When two identical brakes are simultaneously tested on a vehicle chassis dynamometer, very often the left hand brake is found to squeal more or less than the right hand brake, all at different frequencies. This study was performed to develop some understanding of this puzzling phenomenon. It is found that as the wear rate difference between the inner pad and the outer pad increases, low frequency (caliper and knuckle) squeals occur more and more, and as the differential wear becomes larger and larger, high frequency (disc) squeals occur less and less, finally disappearing all together. Discs and calipers are found to affect the differential pad wear, in turn affecting brake squeal generation.
2016-09-18
Journal Article
2016-01-1919
Joo Sang Park, Min Gyu Han, Seon Yeol Oh
Abstract This paper introduces the experimental test results of an investigation to understand the relationship between the leading offset and squeal propensity. In addition Transient Analysis (TA) and Complex Eigenvalue Analysis (CEA) are used simultaneously as a means to compare the experimental approach to two different numerical tools, so evaluating the validity of each theoretical approach. To confirm the CAE results. An ODS was recorded of the brake using a 3D laser scanning vibrometer. Even though the CEA approach is very popular in the study of brake squeal noise, there are some limitations and difficulties in replicating the real phenomenon especially containing unstable behavior. The differences are due to weak pad contact stiffness and friction characteristics which are dependent on the relative interface velocity between pad and rotor. It is necessary to consider stick-slip vibration and time domain analysis in addition.
2016-09-18
Journal Article
2016-01-1931
Aaron Völpel, Georg Peter Ostermeyer
Abstract In today’s research and development of brake systems the model-based prediction of complex vibrations and NVH phenomena plays an important role. Despite the efforts, the high dimensional computational simulation models only provide a limited part of the results gained through experimental measurements. Several reasons are discussed by the industry and academic research. One potential source of these inadequacies is the very simple formulation of the friction forces in the simulation models. Due to a significant shorter computation time (by orders of magnitude), the complex eigenvalue analysis has been established, in comparison to the transient analysis, as the standard method in the case of industrial research, where systems with more than one million degrees of freedom are simulated.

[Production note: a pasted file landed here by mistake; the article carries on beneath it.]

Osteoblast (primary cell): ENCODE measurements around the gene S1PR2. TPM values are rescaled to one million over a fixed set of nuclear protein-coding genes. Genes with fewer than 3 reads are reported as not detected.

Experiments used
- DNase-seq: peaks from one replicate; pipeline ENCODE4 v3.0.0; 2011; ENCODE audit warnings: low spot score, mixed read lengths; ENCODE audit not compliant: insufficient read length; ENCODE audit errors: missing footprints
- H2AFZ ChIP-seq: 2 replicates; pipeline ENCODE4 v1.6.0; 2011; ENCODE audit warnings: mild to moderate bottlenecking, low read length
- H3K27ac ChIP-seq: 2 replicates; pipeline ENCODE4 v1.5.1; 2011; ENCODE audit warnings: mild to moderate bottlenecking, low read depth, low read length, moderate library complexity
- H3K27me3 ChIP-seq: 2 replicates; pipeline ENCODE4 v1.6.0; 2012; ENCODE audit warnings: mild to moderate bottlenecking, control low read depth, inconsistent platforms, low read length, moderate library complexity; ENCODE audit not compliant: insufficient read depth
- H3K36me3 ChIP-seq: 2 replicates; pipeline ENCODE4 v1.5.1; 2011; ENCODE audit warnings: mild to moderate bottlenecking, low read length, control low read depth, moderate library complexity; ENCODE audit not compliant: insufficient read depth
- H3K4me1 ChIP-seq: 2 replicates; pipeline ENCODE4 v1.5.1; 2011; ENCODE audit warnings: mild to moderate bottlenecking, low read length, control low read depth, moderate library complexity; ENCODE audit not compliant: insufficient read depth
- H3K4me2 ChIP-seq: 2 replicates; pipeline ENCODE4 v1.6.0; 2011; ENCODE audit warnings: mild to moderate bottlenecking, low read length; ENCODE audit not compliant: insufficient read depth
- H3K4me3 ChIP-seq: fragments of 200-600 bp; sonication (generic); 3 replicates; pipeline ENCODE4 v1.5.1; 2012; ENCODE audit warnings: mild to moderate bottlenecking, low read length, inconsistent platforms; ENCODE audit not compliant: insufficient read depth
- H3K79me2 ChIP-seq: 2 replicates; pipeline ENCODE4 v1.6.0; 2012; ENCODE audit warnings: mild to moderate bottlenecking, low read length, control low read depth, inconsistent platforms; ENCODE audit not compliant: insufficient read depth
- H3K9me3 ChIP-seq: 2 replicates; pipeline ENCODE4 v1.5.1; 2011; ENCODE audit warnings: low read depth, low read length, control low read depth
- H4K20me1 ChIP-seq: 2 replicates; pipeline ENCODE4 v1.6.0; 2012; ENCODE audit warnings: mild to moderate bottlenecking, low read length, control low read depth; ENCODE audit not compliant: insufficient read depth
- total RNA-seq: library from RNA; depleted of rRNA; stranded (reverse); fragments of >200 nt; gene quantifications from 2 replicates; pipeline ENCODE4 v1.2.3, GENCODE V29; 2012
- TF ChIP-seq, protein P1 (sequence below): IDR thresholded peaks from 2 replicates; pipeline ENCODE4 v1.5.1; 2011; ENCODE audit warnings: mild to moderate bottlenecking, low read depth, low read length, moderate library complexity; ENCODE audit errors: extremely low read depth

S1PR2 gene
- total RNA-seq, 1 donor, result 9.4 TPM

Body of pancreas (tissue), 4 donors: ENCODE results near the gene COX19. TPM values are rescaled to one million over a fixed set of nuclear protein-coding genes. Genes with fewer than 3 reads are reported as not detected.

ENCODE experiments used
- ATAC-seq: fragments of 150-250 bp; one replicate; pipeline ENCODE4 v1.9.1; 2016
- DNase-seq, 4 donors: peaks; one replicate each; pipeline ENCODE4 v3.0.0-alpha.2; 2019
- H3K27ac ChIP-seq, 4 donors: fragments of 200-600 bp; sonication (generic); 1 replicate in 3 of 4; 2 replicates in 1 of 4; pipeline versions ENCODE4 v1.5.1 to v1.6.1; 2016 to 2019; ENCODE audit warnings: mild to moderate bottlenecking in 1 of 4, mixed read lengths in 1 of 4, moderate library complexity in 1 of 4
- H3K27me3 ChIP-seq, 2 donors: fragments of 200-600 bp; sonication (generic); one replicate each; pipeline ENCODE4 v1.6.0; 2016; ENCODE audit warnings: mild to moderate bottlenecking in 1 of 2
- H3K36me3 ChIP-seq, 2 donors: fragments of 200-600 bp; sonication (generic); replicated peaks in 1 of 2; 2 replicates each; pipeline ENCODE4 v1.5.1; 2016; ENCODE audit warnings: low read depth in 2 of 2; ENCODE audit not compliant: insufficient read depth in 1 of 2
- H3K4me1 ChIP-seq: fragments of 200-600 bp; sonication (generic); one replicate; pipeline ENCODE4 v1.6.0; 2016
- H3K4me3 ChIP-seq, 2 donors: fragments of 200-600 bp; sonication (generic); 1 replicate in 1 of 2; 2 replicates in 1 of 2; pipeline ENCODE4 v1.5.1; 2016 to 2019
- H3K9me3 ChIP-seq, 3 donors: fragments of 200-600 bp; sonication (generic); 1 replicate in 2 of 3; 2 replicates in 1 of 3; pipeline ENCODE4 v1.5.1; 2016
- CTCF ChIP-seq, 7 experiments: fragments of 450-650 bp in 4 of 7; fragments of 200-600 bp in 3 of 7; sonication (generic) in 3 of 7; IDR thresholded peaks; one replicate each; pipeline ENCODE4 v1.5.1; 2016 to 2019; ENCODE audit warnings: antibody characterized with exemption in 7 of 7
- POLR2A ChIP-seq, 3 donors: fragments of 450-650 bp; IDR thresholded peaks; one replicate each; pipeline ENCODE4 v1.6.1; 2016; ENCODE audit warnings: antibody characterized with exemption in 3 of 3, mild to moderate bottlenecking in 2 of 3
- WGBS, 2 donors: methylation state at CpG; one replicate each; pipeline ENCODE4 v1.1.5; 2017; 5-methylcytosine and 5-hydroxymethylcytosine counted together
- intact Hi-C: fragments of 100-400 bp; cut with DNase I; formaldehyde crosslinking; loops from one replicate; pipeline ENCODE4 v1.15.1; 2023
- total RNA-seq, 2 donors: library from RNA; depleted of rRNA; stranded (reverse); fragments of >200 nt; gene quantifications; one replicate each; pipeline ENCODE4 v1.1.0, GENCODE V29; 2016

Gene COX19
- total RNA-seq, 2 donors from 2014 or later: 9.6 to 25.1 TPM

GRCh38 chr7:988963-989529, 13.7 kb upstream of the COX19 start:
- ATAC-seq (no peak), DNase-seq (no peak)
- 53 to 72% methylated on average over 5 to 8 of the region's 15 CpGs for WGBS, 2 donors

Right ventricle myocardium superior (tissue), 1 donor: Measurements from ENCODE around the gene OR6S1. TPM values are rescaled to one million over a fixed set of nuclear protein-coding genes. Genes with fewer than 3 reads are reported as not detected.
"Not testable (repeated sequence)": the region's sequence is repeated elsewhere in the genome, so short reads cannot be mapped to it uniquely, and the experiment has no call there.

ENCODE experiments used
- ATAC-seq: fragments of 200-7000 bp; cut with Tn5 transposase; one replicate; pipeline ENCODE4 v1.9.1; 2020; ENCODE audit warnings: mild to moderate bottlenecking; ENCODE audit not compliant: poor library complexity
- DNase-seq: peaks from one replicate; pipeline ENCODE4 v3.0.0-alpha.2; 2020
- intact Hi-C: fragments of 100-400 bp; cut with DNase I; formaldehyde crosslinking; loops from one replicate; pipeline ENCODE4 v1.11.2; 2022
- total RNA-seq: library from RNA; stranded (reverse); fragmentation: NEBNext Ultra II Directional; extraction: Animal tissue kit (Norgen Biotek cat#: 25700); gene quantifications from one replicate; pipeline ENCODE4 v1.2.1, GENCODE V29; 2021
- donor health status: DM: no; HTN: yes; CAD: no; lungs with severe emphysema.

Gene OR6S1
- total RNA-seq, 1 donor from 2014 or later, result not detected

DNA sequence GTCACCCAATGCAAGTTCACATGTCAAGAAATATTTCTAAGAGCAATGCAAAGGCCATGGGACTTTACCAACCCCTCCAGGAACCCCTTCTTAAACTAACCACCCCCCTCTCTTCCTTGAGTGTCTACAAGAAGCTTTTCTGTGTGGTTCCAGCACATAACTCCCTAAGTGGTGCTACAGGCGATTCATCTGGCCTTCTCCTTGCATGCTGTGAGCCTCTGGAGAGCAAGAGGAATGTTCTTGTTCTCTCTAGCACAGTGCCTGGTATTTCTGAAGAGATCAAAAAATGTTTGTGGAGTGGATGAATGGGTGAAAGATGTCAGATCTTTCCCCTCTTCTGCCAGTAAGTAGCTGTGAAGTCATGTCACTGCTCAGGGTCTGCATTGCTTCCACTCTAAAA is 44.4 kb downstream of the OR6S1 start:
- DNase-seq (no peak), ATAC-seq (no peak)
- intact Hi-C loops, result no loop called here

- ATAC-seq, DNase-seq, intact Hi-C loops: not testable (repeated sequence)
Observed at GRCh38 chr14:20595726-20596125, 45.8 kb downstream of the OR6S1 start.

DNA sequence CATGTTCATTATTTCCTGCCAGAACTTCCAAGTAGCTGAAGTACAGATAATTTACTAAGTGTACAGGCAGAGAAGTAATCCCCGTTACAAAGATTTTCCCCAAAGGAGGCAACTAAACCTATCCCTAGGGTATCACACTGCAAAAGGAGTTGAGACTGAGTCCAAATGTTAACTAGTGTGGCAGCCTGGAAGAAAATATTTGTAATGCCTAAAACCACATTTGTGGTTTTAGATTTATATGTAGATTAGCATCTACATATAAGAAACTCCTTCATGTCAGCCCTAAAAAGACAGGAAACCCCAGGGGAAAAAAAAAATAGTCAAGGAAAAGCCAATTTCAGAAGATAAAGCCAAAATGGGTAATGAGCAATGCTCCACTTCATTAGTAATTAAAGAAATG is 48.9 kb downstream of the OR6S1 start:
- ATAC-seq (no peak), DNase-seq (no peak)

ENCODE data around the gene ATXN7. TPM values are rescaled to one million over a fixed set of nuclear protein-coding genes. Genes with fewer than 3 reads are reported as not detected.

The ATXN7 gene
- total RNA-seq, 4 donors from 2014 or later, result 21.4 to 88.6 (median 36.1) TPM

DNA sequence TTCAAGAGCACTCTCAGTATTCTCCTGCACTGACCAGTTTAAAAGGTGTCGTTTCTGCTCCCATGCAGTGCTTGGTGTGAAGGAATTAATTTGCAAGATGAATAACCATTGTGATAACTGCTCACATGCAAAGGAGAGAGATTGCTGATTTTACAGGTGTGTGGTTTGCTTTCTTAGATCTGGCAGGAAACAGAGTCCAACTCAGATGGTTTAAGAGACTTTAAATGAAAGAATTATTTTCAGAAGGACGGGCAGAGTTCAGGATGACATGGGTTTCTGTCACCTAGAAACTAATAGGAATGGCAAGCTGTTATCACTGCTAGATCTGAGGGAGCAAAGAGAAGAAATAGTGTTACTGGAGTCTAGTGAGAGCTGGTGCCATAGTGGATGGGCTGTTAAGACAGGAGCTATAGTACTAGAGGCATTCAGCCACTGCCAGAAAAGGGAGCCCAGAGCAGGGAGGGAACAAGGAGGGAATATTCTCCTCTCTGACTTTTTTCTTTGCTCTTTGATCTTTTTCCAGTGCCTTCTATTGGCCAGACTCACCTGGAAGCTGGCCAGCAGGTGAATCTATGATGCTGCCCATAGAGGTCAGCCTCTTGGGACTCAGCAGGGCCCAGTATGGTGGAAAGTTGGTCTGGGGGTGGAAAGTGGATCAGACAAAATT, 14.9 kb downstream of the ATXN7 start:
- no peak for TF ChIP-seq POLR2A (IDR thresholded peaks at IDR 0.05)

2016-09-18
Journal Article
2016-01-1939
Toshikazu Okamura
Abstract Brake judder is one of the most serious problems in automotive-brake systems. It is basically a forced vibration caused by the friction-surface geometry of a brake disc, and therefore, disc rotors play a significant role in judder. There are two types of judder: cold and hot. Hot judder is caused by the thermo-mechanical deformation of a brake disc due to high-speed braking. There are several shapes of deformation, e.g., coning and circumferential waviness. Circumferential waviness is caused by thermo-mechanical buckling and typically found as a butterfly shape in a 2nd rotational-order and hot-spotting. In a previous paper, two groups of disc castings with different material homogeneity were machined intentionally to have two kinds of dimensional variations.
2016-09-18
Journal Article
2016-01-1911
Philippe Dufrenoy, Vincent Magnier, Yassine WADDAD, Jean-Francois Brunel, Gery DE SAXCE
Abstract During friction it is well known that the real contact area is much lower to the theoretical one and that it evolves constantly during braking. It influences drastically the system’s performance. Conversely the system behavior modifies the loading conditions and consequently the contact surface area. This interaction between scales is well-known for the problematic of vibrations induced by friction but also for the thermomechanical behavior. Indeed, it is necessary to develop models combining a fine description of the contact interface and a model of the whole brake system. This is the aim of the present work. A multiscale strategy is propose to integrate the microscopic behavior of the interface in a macroscopic numerical model. Semi-analytical resolution is done on patches at the contact scale while FEM solution with contact parameters embedded the solution at the microscale is used. Asperities and plateaus are considered at the contact interface.